As for me, I believe that it is wrong to excoriate a person who votes his or her own conscience. That is what we are ultimately required to do in the voting booth. This is part of our heritage as the descendants of 1776.

Amie said...

I do think a big problem is that children are not taught much about the constitution, and what is so important and unique about our constitution and why our first priority should be to uphold it.

I remember in high school, one of our teachers asked if we really needed the constitution anymore, and the general attitude of students was "no, it's old and out of date". Of course, there was no attempt by our teacher to show us why that was SO not true.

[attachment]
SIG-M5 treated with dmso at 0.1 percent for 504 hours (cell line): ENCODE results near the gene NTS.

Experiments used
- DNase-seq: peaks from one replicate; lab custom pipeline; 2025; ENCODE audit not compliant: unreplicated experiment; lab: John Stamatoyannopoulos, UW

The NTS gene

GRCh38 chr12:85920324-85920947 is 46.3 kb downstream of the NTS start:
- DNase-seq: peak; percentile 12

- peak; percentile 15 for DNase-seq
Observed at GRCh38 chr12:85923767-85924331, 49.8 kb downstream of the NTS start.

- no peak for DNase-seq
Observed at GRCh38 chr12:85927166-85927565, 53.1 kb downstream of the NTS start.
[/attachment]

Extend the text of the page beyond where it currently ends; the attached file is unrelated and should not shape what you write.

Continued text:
Melora said...

Good post! The way the government has been handling the economy is infuriating to me and scary and, as you said, I don't see how Anyone could easily fix it at this point. I am reading aloud the last of the Little House books to Travis and Katie, and in the book Laura's husband just bought sheep from a man who is worried about what will happen to the country as a result of a recent presidential election. Travis is worried (thanks to a dramatic and indiscreet mom we know) that our country is headed into another Great Depression, and I think he found comfort in the idea that people have had these worries before and life has gone on. Like your ecomonic cycles, only not as elegant. Anyway, I enjoyed your post & also wanted to mention how often I have thought about how the cracked vessel is the one that the light can get into which you posted about a while back.

christinemm said...

Fantastic post. Thanks for sharing your thoughts.

I have been asking also what can I do to prepare for the coming recession or depression?